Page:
Egyptian security forces used water cannons to keep thousands of Palestinians from crossing the border between Gaza.
Palestinians storm Egypt crossing
Egyptian security forces used water cannons to keep thousands of Palestinians from crossing the border between Gaza and the Sinai peninsula today, a security official said. "Egyptian security forces are using water cannons to control thousands of Palestinians who are trying to enter Egypt," the official said. The clash at Rafah comes as Israel prepares to reopen its border with the Gaza strip today. The Gaza Strip was to receive its first cement shipment in a year as Israel prepared to reopen border crossings it had shut down after militant rocket attacks breached a truce. The Hamas rulers of the Palestinian territory and the Israeli authorities said five tonnes of cement would be shipped to Gaza as Israel eased its blockade. Today, on the Gaza Strip side of the Rafah crossing of the Hundreds of Palestinians had stormed the border terminal, throwing rocks at Egyptian troops and demanding to cross through, witnesses said.
The Palestinians accused Egypt of reneging on a promise to open the vital crossing, which has been virtually sealed for the past year since the Hamas militant group seized control of Gaza. But Egyptian officials said Hamas had broken the agreement by sending unauthorized people to cross. The crowd burst past Hamas security forces at the border but was unable to get through the Egyptian side, the witnesses said.
Palestinians began throwing rocks at Egyptian troops, who responded with water cannons. No one made it across the border, and Hamas later restored order, the witnesses said. Rafah is the main gateway for Gazans to the outside world, used by the area's 1.4 million people to travel abroad for studies, medical care, jobs and family visits. In January, Hamas militants blew open the border, allowing thousands of people to cross through until it was resealed a fortnight later.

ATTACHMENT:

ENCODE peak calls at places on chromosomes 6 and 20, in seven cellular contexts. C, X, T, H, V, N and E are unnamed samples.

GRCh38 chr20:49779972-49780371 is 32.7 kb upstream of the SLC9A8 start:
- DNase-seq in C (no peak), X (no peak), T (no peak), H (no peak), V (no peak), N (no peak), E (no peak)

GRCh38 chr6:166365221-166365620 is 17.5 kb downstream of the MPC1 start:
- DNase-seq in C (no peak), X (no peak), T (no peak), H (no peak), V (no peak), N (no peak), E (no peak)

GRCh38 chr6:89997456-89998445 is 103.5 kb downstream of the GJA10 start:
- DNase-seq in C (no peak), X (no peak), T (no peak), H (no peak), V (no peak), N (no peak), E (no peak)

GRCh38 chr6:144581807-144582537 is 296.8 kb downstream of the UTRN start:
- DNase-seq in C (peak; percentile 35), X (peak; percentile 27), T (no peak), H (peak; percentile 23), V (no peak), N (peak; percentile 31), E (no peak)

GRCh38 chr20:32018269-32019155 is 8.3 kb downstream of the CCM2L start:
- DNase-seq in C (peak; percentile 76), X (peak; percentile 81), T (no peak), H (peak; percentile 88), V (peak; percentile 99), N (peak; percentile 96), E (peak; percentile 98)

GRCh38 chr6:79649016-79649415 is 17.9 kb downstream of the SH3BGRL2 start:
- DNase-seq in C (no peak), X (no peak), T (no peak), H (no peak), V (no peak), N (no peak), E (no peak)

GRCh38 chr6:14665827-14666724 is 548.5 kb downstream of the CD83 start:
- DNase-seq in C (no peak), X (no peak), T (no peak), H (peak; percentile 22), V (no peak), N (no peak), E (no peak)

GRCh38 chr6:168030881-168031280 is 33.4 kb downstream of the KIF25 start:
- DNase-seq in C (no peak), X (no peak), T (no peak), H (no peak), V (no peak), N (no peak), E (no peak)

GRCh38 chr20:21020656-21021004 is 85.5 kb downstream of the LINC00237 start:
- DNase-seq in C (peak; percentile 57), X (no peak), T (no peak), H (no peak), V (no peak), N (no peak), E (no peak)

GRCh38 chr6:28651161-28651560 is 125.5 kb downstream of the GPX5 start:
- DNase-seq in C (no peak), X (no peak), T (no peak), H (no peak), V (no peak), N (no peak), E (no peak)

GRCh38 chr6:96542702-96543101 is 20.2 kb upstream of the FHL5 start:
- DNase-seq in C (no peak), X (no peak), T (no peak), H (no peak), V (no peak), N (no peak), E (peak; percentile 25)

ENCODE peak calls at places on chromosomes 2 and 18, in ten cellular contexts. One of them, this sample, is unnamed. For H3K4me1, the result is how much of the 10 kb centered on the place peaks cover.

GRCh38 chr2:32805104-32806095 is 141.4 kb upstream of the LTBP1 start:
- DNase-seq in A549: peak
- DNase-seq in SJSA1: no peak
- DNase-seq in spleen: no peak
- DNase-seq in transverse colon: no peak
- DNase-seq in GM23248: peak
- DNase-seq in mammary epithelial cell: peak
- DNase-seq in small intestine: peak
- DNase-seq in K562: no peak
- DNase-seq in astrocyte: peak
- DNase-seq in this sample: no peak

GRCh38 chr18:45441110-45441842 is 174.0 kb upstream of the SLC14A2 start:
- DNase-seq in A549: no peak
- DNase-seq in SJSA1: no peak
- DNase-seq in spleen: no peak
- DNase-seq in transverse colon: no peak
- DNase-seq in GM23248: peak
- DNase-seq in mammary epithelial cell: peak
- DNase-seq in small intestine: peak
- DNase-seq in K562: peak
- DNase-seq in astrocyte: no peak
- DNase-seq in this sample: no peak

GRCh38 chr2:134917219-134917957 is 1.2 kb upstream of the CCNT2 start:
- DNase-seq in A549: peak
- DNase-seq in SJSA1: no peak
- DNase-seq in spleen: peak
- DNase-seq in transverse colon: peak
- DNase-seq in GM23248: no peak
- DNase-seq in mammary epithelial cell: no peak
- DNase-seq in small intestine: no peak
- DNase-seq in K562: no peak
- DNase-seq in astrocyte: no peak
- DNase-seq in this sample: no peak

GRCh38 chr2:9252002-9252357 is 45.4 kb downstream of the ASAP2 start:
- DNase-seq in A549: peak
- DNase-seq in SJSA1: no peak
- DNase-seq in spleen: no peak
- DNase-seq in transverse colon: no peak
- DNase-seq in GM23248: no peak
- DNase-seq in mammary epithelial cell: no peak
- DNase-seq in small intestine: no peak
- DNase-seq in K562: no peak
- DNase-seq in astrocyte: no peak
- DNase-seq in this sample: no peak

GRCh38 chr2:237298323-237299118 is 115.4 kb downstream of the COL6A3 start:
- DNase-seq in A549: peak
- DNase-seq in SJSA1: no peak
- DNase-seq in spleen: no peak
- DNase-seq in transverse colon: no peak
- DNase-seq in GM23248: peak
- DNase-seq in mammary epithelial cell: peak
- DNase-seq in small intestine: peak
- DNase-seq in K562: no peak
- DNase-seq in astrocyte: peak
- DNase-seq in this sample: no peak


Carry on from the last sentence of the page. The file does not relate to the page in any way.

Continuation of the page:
Today's rush on the border raised concerns that people might once again try to breach the border. Egypt and Israel have kept Rafah closed for the past year to put pressure on Gaza's Hamas rulers. Under a truce mediated by Egypt, Israel has signalled it would reopen the border once Hamas returns a captive Israeli soldier it has held for two years. Egypt is currently trying to broker a prisoner swap.
As part of the truce, Egypt had allowed in principle to allow medical patients, students and those with residence in Arab countries to leave over three days, starting yesterday. At least 6,000 Gazans meeting these criteria registered to cross Rafah. However, yesterday, only about 150 people were allowed out by Egyptian border officials who moved very, very slowly, according to Ehab Ghussen from the Gaza Interior Ministry.
Today, thousands were still waiting at the crossing, and by noon, not a single bus had crossed yet. Tensions rose after Egypt said only 200 people would be allowed through, and the crowd started pushing through the first gate on the Gaza side, up to the last gate that separates Gaza and Egypt. The Hamas spokesman Sami Abu Zuhri said his group was "sorry" for the troubles at the border. "This reflects the pressure that are people are suffering," he said. "We call on Egypt to speed up the process of reopening Rafah terminal in normal way."
In Egypt, security officials and a Palestinian diplomat said the decision to open the crossing this week was made under an agreement that both Hamas and Egypt should co-ordinate the movement. An Egyptian official, speaking on condition of anonymity because he was not authorised to talk to the media, said Hamas had violated the agreement by sending people who were not approved to cross. "This an infringement of the agreement of co-ordination," the official said. "The opening of the crossing was for humanitarian purposes not for every body," he said.
*AP with AFP